I was born in Canada. My parents decided, at my birth, to apply for Australian citizenship for me through my mother. I do not have Canadian citizenship. My first memories, however, are of snow and ice. We then moved to Malaysia (a wildly different landscape) for a few months, and then to Singapore. I lived in Singapore (as it was rapidly urbanising) until my late teens. I moved to Australia to go to university, met and married my husband while at university, and have lived in this country ever since. Within Australia I have lived in Perth, Brisbane (for 5 years), Perth again, Margaret River for 11 years as a Baptist pastor's wife, and now Perth yet again, where we have very recently co-located with my husband's aging parents. I now have the joys and challenges of living in a multi-generational household.
I am very much aware that I have had the privilege of some choice when it comes to where I live. While I did not feel comfortable with Singaporean culture or with the Singaporean political landscape, I was not compelled to flee because I lived in fear of losing my life. I had the option of simply choosing to live in Australia, without even the hassle of filling out an application form. I have read many refugee narratives. My own experiences of displacement and loss, while genuine, do not have the same degree of pain, injustice, suffering, or intense uncertainty. I think of Rosemary Sayer's More to the Story: Conversations with Refugees and Robin de Crespigny's account of Ali Al Jenabi's life in The People Smuggler, and I recognise a depth of hardship that I have yet to experience.
Please describe your spiritual home.
One of the effects of moving so many times is that I know I cannot cling too tightly to any earthly home. I find this difficult. I think we all long for certainty and complete belonging. When I face yet another move it helps to remember that I have an ultimate home - yes, a spiritual home - that this whole life is a journey towards.
In St Paul's second letter to the Corinthians he writes: "For we know that if the earthly tent we live in is destroyed, we have a building from God, a house not made with hands, eternal in the heavens. For in this tent we groan, longing to be clothed with our heavenly dwelling" (2 Cor 5:1-2).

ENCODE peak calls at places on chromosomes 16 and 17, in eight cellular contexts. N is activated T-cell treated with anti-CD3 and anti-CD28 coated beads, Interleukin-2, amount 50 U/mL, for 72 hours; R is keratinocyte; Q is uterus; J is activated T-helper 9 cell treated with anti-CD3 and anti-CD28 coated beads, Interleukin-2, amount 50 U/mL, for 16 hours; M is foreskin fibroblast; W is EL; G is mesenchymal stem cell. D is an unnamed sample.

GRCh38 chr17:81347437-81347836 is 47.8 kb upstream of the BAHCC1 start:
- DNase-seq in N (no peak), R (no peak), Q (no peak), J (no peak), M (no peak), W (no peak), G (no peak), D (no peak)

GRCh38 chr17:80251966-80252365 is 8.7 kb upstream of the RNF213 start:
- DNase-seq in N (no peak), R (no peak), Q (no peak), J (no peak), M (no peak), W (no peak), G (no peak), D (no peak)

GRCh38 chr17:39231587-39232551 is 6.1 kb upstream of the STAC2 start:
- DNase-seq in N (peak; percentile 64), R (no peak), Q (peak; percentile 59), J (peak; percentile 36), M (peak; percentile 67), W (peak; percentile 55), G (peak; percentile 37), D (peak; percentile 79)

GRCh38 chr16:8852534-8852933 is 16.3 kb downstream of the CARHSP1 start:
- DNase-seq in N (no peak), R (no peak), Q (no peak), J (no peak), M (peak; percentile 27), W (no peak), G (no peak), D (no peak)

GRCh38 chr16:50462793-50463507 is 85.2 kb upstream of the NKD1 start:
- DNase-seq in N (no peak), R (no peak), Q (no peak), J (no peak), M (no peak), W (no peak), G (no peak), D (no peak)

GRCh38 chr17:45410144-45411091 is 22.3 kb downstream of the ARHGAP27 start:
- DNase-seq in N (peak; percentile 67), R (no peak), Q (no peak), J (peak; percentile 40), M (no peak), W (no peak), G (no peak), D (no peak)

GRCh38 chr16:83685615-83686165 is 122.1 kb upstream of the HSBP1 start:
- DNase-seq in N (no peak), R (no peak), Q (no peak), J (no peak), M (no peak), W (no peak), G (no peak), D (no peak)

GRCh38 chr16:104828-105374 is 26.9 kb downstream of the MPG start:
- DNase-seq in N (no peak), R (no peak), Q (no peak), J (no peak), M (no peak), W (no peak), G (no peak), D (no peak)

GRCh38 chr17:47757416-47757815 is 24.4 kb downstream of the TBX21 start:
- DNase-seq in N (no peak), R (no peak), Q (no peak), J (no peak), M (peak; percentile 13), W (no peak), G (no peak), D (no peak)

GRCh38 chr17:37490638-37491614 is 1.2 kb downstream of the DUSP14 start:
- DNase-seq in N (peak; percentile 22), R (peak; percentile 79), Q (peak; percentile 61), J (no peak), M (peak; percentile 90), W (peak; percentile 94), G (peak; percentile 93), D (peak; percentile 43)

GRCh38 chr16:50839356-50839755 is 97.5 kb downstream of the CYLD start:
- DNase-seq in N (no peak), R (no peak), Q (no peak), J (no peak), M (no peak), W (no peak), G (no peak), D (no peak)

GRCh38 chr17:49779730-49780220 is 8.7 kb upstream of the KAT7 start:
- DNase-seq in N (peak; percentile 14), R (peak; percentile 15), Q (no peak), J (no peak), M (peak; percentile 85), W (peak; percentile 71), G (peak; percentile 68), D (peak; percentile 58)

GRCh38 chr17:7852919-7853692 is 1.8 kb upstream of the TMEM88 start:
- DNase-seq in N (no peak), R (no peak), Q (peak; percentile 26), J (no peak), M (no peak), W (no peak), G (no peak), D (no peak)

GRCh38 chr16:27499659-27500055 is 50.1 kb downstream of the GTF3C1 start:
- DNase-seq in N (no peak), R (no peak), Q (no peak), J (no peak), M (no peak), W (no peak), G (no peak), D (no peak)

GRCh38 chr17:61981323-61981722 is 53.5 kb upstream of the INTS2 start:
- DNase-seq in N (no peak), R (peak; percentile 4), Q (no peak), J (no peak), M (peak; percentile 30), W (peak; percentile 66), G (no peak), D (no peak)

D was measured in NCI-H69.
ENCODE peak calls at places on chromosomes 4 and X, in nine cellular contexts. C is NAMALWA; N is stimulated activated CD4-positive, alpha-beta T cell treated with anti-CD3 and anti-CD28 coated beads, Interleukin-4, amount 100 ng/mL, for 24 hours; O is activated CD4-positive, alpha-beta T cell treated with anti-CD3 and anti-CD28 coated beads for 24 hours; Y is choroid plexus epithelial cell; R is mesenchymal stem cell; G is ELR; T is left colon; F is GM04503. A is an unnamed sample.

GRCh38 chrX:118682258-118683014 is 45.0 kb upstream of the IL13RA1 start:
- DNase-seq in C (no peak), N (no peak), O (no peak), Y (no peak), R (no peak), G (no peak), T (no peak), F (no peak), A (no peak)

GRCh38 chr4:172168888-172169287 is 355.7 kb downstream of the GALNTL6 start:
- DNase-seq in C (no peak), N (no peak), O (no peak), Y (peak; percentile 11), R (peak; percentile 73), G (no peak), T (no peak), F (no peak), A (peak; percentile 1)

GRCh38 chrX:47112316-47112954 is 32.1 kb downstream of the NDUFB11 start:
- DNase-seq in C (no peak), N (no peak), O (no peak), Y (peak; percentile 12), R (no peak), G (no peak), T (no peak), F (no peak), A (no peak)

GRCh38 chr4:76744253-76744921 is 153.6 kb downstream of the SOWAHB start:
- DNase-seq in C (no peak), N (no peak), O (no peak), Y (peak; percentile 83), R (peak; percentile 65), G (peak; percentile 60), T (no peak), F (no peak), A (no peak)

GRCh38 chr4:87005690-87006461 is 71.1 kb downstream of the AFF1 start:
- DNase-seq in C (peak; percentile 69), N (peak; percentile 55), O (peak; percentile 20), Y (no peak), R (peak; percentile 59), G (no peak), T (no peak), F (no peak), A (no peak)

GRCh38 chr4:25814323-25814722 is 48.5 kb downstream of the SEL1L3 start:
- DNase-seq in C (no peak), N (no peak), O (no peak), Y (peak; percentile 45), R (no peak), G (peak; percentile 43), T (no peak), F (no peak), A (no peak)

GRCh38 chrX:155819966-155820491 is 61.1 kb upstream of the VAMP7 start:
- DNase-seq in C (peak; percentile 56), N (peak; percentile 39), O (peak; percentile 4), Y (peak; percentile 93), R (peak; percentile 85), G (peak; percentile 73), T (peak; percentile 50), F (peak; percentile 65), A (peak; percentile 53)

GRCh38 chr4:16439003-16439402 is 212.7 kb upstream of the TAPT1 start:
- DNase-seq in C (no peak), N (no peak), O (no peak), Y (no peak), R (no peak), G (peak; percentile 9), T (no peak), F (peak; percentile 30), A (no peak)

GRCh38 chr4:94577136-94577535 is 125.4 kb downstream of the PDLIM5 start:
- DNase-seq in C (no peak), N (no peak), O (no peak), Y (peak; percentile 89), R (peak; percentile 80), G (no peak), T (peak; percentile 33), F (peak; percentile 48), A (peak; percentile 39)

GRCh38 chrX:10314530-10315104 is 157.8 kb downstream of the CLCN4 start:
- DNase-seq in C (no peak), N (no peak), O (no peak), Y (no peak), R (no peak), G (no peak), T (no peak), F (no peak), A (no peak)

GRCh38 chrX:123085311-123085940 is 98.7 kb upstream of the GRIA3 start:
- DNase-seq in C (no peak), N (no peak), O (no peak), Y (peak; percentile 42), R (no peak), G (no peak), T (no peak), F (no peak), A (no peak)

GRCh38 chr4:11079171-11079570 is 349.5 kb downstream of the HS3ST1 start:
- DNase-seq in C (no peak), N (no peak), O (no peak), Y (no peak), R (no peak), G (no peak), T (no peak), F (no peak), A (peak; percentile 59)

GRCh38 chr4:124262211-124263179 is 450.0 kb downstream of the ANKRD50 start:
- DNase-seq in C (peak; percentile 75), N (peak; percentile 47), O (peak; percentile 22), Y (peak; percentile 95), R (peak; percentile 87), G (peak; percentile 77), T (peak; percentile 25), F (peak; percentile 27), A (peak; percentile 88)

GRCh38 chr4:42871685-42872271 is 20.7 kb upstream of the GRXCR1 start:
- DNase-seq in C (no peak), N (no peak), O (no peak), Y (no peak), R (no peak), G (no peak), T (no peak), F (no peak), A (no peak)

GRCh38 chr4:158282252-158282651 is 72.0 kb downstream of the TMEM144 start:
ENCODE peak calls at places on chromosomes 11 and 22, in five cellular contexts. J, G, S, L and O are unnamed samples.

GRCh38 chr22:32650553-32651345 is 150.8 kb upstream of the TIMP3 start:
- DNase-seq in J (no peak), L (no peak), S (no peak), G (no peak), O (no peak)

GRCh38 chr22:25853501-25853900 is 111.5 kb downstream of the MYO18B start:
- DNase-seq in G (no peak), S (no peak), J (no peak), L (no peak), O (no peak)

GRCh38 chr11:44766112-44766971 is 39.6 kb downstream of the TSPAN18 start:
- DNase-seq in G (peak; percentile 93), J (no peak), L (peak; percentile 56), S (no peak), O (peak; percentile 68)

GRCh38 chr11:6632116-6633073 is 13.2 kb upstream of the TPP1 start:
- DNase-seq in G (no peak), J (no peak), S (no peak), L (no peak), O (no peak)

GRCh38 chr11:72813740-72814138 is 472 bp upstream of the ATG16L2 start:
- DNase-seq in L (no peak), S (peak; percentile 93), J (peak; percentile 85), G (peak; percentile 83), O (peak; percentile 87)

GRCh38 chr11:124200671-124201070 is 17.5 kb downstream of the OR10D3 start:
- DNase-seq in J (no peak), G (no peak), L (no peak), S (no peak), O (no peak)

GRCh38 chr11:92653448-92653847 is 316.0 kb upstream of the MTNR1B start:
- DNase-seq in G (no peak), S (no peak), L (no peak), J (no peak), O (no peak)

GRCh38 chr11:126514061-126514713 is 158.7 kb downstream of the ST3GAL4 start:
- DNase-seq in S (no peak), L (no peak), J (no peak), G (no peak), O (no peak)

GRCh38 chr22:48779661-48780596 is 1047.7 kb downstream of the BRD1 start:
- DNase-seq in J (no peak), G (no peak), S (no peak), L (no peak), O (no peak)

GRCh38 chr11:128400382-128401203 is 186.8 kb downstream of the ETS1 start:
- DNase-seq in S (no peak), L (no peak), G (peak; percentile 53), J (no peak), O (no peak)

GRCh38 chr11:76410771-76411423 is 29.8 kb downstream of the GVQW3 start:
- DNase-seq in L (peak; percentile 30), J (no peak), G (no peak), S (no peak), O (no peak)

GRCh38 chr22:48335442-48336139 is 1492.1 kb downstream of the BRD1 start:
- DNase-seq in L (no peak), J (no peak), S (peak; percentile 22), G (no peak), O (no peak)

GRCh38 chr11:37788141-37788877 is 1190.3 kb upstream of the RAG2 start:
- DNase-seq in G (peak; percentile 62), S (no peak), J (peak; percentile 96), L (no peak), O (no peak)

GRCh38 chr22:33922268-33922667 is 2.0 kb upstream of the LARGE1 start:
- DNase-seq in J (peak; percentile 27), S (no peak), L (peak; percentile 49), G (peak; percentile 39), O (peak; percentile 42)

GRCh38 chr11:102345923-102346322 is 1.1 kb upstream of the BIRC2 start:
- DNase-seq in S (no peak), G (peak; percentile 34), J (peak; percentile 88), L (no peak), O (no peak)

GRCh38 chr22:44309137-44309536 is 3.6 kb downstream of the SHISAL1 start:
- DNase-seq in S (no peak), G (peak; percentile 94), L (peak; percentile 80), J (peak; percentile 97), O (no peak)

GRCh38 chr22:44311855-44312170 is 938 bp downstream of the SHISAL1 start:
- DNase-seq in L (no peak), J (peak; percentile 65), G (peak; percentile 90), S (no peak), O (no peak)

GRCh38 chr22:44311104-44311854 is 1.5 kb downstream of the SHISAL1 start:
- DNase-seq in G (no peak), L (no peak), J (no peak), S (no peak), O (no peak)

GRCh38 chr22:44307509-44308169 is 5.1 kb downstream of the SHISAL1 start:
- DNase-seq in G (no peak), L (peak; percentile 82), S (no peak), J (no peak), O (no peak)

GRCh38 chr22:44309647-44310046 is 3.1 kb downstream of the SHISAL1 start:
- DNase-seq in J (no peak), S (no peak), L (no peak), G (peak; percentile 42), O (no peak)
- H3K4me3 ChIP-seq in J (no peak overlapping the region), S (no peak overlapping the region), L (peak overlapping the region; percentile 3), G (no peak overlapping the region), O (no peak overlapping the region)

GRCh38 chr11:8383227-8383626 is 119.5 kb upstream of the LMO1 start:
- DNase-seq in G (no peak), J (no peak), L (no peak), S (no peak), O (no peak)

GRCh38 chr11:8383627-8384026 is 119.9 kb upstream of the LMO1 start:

When I wrote "Home" I was living, with three young children, in a manse behind Margaret River Baptist church. A manse is a peculiar sort of dwelling built to house ministers of religion and their families. It is not quite the same as living in your own house, and it is not quite the same as renting. I still struggled with feeling like it was not really mine. When I struggled, I would remember the tiny Chinatown shophouse in Kuching, Malaysia, that my father was born into. I would also think about the passage from 2 Corinthians mentioned above. There was, at the time, blue plumbago and white jasmine in the garden at the manse; as well as a Chinese mulberry tree, which I had (rather defiantly) planted.
Even if every other thing I hang my identity on changes, I am a loved and forgiven child of God, bought by the blood of Jesus. This does not change. It is the anchor of my spiritual home.
Can you describe your current home in Australia?
We have, very recently, moved from Margaret River back to Perth to co-locate with my husband's parents. Even though they are Anglo-Australian they were beginning to think that the Chinese and Italians had better cultural traditions of multi-generational living as a way for the young and the old to provide for each other. They approached us to see if we were interested in co-locating with them and we agreed to embark on this journey together. I was brought up immersed in a culture where multi-generational households were and still are normal, so this new type of 'home' feels like a good fit.
“Home” was first published in the 2013 anthology Contemporary Asian Australian Poets (edited by Adam Aitken, Kim Cheng Boey & Michelle Cahill). Thanks, you three, for all you do for poetry and for Asian-Australian poets.